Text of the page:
But in the story, the woman turns out to be spiritually wiser than the Brahmin, who ultimately accepts her epistemic authority; as Dalmiya and Alcoff put it, ‘Kausika, the master of theoretical knowledge, has learned the truth from an ordinary and nameless housewife’ (p. 219). They raise the question as to what the consequence would be for epistemology if the story’s suggestion that the housewife is a genuine epistemic agent were taken seriously. They argue against what they call ‘the epistemic discrimination’ brought about by mainstream Anglo-American epistemology and, in particular, its focus on propositional and effable knowledge, and propose an inclusive epistemology which incorporates accounts of other forms of knowledge, such as, engaged, practical knowledge and ineffable knowledge as at least equally important. This inclusive approach makes it possible to confer the status of knowledge to modes of understanding traditionally associated with women’s daily and spiritual lives.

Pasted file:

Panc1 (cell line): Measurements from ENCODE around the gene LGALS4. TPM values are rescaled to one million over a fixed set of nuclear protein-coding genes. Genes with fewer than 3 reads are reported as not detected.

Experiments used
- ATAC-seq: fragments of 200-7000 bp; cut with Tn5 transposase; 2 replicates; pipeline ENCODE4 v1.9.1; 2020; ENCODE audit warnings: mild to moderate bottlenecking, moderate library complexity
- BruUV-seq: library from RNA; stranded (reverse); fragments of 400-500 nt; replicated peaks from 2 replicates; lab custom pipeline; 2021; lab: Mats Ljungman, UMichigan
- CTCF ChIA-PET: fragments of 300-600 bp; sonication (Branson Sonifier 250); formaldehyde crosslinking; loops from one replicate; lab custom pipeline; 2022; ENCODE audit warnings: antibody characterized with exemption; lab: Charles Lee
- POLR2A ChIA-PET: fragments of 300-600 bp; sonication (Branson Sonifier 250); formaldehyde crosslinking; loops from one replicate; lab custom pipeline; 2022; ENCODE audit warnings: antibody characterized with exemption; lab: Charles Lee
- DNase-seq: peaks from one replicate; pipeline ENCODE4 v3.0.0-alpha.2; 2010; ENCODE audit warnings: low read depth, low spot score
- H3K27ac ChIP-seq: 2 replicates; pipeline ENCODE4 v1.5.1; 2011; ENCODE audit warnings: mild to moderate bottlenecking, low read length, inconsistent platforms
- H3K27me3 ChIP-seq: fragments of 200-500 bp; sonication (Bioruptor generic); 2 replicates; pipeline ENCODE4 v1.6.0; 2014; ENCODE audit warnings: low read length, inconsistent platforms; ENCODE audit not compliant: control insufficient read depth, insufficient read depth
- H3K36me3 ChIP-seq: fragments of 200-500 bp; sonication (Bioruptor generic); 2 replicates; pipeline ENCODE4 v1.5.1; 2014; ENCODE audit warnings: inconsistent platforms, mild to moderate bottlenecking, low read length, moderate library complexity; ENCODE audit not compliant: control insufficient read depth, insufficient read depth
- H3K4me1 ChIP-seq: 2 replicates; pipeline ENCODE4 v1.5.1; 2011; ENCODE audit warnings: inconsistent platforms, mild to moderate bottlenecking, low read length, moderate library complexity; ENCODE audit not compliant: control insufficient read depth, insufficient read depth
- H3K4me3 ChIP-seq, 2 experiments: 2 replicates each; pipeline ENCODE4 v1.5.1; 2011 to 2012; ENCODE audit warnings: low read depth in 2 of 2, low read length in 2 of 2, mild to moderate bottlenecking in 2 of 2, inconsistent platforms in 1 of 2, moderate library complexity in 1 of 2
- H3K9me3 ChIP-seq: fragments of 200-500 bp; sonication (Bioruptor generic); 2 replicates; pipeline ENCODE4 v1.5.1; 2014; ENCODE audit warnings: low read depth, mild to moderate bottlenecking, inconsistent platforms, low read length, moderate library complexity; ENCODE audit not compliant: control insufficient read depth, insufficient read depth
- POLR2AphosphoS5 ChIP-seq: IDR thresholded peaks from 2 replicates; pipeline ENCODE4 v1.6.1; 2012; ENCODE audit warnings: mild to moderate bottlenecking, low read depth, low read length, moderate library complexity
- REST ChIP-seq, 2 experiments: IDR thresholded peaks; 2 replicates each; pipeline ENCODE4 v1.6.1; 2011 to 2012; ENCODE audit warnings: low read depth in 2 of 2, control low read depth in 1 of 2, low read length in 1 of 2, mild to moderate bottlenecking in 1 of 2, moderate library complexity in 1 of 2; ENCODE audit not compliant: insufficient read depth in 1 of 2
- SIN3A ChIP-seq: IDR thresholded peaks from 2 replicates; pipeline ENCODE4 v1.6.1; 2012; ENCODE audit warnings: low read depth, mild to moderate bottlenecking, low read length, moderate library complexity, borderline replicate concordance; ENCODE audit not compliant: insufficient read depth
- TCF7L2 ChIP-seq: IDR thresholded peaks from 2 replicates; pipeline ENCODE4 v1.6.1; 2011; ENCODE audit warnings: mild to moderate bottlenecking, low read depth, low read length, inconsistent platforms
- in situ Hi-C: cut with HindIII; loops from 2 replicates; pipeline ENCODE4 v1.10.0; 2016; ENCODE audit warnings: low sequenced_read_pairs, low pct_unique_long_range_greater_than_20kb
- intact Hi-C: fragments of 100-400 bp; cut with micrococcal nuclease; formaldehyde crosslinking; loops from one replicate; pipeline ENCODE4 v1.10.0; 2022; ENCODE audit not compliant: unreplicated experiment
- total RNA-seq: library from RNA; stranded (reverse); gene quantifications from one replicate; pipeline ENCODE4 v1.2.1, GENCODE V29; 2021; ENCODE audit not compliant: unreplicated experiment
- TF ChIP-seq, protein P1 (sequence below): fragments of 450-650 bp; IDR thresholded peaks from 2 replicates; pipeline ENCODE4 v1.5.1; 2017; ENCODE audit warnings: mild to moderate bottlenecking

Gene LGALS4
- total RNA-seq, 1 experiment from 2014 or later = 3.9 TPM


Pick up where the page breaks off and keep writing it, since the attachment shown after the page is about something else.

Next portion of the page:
Let us now go back to Jantzen’s and Anderson’s approaches to ineffability and gender in philosophy of religion. Jantzen offers a radical feminist approach to gendered religious knowledge. She suggests that the ineffable has been traditionally associated in the West with the feminine since ancient times. She points out that ‘[i]n his Metaphysics, Aristotle ascribed to Pythagoras a table of opposites which has had incalculable effects on Western thinking’ (Jantzen 1998, p. 266). In this table, women are associated with the infinite and darkness which implies an association with the ineffable; by contrast, men are associated with limit and light, which suggest an association to the orderly and the effable. Jantzen notes that Plato reused these binaries in a number of dialogues and developed them in terms of the association of the male with mind and spirit and the female with body and matter. Jewish and Christian Platonism further associated the mind and maleness with the divine, and the world with matter, chaos and the female, thus constituting the western symbolic which still informs patriarchal cultural frameworks of the social world.